At Hot Bread Kitchen, we want our members to have the agency to choose their career paths – not be forced out due to family responsibilities, or other choices they make to have a full life.
At Hot Bread Kitchen, we want our members to have the agency to choose their career paths – not be forced out due to family responsibilities, or other choices they make to have a full life. What drew me most to Hot Bread Kitchen’s mission is our work in shifting the industry towards creating good jobs. We want our members to work in an industry where employers understand and recognize the importance of creating a workplace that is inclusive and celebrates the contributions of working parents. Our Quality Jobs Initiative works directly with food industry employers to enact changes and policies that create more accommodation and opportunity for women and parents. This is only the beginning, and we know there is still more work to be done.
There are many people in the food industry who know this to be true as well, many of them mothers of color who have experienced the nightmare of trying to make it to their shift when the babysitter cancels. We are seeing positive change in the industry, including the formation of groups like the Abundance Setting, which provides support for women and working mothers in the hospitality industry so they can thrive in their careers and at home.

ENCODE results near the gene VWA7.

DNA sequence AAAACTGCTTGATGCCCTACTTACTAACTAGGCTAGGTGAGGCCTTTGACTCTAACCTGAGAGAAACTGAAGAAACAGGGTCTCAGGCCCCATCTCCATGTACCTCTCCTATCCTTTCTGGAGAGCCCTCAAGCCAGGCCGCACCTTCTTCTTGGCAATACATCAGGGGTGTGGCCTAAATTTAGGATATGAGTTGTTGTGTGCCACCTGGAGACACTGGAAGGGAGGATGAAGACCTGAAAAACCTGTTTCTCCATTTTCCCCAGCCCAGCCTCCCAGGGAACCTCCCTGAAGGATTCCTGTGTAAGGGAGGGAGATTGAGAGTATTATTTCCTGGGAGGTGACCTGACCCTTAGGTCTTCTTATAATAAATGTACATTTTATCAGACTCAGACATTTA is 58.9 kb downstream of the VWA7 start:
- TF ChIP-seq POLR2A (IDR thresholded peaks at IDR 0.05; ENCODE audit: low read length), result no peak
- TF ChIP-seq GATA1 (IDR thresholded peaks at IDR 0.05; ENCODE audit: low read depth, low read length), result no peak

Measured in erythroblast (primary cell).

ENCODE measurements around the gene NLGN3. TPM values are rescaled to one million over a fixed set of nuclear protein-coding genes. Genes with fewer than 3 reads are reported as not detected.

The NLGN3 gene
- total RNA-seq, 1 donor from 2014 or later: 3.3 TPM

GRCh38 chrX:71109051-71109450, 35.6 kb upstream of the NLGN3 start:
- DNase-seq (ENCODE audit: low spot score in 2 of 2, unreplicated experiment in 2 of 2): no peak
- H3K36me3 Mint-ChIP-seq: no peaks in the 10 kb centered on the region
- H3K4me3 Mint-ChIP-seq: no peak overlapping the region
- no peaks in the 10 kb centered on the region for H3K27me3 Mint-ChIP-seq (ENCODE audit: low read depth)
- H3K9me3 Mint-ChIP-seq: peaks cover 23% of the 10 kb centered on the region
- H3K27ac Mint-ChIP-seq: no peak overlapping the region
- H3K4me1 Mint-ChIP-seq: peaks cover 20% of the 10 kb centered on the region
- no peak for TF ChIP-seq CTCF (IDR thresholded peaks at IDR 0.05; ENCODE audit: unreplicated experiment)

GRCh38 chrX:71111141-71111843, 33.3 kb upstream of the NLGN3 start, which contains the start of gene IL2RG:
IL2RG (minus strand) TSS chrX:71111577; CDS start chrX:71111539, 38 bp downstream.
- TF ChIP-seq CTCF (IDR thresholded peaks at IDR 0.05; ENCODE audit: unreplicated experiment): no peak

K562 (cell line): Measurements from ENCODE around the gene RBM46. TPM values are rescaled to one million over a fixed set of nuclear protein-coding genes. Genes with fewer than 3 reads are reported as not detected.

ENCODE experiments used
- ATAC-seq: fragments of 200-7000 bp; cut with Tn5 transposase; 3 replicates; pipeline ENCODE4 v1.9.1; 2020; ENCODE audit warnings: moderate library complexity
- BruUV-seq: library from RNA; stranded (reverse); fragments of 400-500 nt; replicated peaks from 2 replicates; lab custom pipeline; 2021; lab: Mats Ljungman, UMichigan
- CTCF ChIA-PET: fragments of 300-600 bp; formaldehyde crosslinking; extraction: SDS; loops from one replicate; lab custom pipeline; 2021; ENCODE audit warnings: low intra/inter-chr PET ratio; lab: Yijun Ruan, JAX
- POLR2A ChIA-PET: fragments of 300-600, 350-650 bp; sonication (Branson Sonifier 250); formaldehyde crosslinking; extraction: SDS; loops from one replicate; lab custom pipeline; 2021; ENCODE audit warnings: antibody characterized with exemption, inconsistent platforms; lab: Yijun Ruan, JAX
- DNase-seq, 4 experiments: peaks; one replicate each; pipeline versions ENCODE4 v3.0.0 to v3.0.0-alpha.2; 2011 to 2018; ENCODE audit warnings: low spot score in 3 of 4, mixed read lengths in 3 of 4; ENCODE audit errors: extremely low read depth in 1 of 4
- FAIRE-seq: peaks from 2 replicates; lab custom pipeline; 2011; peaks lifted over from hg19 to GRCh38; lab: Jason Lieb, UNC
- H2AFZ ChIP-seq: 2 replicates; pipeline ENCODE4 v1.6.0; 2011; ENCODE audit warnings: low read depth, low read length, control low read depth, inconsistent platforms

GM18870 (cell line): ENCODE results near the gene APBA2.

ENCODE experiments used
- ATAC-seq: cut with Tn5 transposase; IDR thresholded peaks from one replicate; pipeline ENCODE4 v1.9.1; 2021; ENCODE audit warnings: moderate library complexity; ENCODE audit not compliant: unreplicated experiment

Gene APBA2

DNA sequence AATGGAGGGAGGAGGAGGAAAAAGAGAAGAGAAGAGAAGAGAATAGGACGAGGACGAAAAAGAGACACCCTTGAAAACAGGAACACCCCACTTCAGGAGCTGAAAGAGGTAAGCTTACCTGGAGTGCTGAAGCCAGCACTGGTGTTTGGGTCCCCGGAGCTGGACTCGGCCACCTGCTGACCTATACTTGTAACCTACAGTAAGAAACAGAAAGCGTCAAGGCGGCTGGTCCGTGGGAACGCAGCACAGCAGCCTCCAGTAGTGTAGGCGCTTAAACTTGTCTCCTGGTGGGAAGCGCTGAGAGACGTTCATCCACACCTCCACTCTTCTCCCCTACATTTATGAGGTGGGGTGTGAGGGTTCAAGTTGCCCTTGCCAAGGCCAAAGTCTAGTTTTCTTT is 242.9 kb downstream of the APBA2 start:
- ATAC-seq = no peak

While I sometimes still miss cooking professionally, I truly love being a part of Hot Bread Kitchen, where our mission is to make it possible for more mothers and women of color to find their place in the kitchen and in leadership roles. Closing the gendered leadership gap in kitchens and making culinary workplaces work for mothers is the right thing to do–not just for the women and parents doing the cooking, but for all of us. We are pushing the industry forward so that when the mothers in our community show up for their first day on the job, they walk into the kitchen and feel like they, too, are coming home.